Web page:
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By Brent Apgar
From Out of the Loop
Jan 7, 2010
Me and Spearhead

This may sound weird at first but part of route climbing is about relaxing and only using the least amount of strength to hang on to the holds that you need.
Bouldering, unfortunately, doesn't really train this attribute very well. You may find that trying to do moderate problems w/ out getting pumped (by focusing on staying relaxed) may help w/ some route endurance.
Just one thought other than brute mileage and laps.
BA


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By koreo
From Denver, CO
Jan 7, 2010
sloping <br />

Abram Herman wrote:
Bring your IPOD!"


Only one problem, don't have an ipod. But thanks for the advice.


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By Abram Herman
From Golden, CO
Jan 7, 2010
Viking helmet cover, yep.

koreo wrote:
Only one problem, don't have an ipod. But thanks for the advice.

:) I can't take credit, all of it was taken from the article. Definitely a worthwhile read, though.


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By Rafe
Jan 7, 2010
hardman

Well, what I do during enduro phase is to find a boulder problem to up and down climb that is moderate and isn't weird to downclimb. Send it as many times, up and down, as is possible without stepping off the wall and record how many times I did it. Then do the same on easier problems until your obviously toast.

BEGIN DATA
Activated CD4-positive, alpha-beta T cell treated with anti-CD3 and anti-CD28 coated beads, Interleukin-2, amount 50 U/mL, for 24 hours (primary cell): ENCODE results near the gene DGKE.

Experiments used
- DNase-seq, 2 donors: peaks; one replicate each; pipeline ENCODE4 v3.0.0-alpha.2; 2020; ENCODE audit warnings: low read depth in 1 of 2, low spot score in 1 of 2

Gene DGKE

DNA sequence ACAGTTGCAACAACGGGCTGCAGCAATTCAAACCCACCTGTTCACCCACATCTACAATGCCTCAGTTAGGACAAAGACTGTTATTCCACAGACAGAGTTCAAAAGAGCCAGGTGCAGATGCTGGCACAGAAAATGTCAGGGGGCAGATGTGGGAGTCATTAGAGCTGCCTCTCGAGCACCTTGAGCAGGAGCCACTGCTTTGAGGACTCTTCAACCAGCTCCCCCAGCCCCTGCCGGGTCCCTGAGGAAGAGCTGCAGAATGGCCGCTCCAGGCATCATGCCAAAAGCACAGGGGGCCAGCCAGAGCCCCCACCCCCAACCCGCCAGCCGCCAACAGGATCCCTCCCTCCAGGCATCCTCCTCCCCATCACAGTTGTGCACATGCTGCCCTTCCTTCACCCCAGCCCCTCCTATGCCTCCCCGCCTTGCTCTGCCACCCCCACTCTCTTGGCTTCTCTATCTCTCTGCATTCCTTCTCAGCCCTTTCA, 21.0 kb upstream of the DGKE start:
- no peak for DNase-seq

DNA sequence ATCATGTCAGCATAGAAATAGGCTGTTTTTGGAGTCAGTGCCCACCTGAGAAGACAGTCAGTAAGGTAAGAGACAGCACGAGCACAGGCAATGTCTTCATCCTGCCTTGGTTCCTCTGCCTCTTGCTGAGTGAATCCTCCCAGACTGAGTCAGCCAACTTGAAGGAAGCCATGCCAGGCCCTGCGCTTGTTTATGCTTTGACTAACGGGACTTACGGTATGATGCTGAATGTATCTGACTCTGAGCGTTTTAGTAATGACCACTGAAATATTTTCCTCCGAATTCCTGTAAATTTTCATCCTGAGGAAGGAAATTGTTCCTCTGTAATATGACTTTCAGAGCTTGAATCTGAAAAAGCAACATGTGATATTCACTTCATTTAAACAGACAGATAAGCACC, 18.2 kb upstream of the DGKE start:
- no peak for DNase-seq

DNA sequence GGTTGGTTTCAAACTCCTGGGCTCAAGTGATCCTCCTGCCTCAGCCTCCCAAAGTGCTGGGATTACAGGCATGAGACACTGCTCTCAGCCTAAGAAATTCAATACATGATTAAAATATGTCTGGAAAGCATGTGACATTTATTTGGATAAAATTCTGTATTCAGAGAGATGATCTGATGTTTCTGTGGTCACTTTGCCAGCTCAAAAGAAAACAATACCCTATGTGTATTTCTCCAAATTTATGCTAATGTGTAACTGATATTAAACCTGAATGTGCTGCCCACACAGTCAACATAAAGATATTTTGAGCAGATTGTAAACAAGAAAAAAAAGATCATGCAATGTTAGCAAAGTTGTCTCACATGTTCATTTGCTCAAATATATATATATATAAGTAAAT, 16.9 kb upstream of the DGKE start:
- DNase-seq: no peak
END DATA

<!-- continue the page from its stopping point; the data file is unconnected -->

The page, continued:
In a week or two you'll be cranking way more laps on those routes you've been practicing lappping, building efficiency of movement and endurance....given you take an adequate rest period between sessions.

This method takes a lot of determination though. The enduro burn hurts like a mofo, and after your first burn you really don't want to go back for more. Find a friend to share the pain with, or get an Ipod.


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By Abram Herman
From Golden, CO
Jan 7, 2010
Viking helmet cover, yep.